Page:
Fifty Ways To Leave

 In Character, Duty, Entrepreneurship, Fred's Blog, Leadership, Relationships, Transitions, Uncategorized

Listen to “Fifty Ways To Leave” by Fred Smith

 

When I began writing this blog almost eight years ago, John Kelly was my editor. He told me, “Don’t worry about being relevant or even timely. That is what op-ed columnists and pundits do. Write about what you are thinking. People can choose to read it or not but what you are thinking is the most important thing for you to write.” That has proved to be good advice and has kept me – for the most part – off the side road of relevance.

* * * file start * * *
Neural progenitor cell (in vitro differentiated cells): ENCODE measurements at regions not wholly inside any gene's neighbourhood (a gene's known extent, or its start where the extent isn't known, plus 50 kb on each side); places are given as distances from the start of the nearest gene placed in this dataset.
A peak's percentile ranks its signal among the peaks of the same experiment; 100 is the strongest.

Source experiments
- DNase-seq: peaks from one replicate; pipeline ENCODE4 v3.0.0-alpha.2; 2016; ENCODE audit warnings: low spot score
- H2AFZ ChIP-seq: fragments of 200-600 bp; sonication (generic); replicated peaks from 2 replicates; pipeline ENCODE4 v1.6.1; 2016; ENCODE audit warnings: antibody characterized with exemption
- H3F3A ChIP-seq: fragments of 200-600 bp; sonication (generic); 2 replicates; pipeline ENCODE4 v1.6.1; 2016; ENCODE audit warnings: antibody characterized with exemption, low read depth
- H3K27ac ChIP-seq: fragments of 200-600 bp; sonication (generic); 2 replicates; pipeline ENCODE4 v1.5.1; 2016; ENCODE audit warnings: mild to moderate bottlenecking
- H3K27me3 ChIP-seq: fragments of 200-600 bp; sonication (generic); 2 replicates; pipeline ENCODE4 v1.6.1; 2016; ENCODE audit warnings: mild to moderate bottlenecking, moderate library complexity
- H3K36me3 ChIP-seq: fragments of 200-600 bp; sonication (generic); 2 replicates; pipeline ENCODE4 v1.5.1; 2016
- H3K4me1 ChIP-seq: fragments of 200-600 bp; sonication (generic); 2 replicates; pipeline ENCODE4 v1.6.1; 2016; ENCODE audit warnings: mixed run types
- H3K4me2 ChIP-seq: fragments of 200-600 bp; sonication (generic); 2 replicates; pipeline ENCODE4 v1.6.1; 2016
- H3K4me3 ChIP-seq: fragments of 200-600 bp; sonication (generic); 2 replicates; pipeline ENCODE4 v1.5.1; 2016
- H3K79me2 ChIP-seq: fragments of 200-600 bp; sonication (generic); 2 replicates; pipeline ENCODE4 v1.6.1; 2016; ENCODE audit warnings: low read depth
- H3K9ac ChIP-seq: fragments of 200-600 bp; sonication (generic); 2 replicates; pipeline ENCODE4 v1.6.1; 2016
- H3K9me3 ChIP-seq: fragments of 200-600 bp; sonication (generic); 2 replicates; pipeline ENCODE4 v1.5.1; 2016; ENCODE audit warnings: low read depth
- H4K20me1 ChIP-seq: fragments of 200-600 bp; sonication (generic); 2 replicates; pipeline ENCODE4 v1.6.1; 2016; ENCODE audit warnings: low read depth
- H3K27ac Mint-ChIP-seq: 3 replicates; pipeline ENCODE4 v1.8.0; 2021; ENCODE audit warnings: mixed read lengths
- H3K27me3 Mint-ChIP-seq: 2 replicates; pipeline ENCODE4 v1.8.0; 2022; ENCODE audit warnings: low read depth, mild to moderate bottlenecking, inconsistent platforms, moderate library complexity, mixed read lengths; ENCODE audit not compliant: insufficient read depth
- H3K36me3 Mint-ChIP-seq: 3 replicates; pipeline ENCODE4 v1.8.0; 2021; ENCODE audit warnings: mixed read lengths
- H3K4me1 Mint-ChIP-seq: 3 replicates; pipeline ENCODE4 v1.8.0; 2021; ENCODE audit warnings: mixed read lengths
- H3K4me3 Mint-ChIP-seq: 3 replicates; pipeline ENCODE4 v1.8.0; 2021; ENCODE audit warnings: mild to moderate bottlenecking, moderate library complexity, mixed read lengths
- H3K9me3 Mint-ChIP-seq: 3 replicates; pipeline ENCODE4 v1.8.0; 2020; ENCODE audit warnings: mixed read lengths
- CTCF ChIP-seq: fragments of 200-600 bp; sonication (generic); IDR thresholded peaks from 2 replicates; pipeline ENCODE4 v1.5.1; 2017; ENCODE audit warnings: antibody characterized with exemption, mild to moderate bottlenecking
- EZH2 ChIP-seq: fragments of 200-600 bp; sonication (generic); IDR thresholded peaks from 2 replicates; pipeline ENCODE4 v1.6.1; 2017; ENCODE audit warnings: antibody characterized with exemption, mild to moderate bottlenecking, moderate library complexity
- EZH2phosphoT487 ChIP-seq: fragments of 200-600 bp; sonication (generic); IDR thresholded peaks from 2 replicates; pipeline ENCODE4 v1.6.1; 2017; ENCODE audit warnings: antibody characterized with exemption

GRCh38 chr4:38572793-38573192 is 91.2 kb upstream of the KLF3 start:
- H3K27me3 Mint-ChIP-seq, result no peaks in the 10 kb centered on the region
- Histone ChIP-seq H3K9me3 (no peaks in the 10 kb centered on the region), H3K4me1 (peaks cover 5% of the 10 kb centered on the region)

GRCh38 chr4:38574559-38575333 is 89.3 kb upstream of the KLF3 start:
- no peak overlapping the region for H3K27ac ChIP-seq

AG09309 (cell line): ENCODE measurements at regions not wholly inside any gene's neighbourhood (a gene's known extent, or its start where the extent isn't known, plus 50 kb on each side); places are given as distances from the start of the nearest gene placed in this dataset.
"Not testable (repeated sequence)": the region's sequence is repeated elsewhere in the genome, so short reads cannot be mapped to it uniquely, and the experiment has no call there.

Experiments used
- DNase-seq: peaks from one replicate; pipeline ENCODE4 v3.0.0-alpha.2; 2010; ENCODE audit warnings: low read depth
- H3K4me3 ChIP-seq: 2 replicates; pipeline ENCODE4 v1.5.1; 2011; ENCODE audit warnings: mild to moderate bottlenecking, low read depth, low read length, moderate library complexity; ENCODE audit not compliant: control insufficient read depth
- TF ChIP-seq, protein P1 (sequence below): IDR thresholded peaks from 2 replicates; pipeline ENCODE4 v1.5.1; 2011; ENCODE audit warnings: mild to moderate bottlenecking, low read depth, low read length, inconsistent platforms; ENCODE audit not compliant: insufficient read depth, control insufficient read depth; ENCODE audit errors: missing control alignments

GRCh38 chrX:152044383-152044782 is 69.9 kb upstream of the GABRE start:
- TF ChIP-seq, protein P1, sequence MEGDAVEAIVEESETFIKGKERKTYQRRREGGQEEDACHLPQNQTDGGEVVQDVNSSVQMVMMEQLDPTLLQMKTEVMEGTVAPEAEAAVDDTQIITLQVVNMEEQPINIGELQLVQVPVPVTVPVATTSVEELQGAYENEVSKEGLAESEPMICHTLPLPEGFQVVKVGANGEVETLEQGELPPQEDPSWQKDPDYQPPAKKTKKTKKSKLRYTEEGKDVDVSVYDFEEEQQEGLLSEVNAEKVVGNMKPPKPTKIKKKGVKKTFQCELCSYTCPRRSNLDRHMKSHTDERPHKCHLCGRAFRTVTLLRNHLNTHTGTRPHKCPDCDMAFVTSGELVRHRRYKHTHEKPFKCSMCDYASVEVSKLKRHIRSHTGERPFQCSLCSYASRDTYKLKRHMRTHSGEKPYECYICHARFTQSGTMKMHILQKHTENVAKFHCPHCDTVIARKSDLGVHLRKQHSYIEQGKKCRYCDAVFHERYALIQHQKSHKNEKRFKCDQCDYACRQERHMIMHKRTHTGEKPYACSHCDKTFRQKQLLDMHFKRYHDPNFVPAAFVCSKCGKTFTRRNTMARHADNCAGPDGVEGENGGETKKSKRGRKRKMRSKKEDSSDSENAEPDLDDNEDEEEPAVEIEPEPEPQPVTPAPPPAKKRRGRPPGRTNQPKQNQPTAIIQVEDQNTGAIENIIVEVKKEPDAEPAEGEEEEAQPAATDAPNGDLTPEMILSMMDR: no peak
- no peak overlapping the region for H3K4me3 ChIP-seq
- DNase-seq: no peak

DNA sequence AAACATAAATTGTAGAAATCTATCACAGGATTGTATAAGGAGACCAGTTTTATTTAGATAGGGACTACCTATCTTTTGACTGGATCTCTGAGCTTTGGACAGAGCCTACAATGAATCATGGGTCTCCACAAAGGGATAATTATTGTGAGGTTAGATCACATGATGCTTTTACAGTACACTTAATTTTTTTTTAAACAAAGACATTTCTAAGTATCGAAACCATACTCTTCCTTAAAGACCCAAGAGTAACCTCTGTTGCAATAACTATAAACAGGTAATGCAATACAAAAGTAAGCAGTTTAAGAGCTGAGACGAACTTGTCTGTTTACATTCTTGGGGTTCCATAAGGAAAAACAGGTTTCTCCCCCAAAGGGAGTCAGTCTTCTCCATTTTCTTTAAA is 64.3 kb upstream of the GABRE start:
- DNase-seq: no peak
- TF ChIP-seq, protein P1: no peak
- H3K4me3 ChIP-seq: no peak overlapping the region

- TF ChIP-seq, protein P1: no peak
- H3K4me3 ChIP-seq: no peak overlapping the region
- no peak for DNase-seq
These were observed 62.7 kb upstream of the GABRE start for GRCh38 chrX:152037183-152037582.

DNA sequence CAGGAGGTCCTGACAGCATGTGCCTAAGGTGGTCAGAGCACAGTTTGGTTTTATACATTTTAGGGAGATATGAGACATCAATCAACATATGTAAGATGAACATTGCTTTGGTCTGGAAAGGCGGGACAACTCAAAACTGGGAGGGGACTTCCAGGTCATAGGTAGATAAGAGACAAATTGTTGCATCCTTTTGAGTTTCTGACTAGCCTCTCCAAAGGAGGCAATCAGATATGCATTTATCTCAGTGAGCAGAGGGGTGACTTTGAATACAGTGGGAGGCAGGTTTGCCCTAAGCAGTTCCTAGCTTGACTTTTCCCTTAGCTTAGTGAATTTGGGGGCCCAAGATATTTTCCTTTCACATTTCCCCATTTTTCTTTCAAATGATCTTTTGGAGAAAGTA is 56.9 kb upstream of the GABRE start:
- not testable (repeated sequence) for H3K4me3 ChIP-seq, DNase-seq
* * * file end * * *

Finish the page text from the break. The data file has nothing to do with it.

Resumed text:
Now, even though I know it will not be on the front burner for many who read this, I am thinking about transition. In fact, I am keeping a journal as I have not been here before and everyone has a different experience. From some of the comments to last week’s piece, I may have left the impression that this has been an orderly process and we did what you might call the Isaiah plan. That is where you make straight a highway through the wilderness with every mountain and hill made low and the rough ground made level. It did not happen that way. It never does. I’ll save that for another time because this week I want to focus on a topic needing to be thought through both at the beginning of the process and the end. That is the issue of how you leave. Many years ago a friend told me this, “How you exit is more important than anything you did while you were there because this is the last thing people remember about you.” That was wise and it is true. How do we leave well?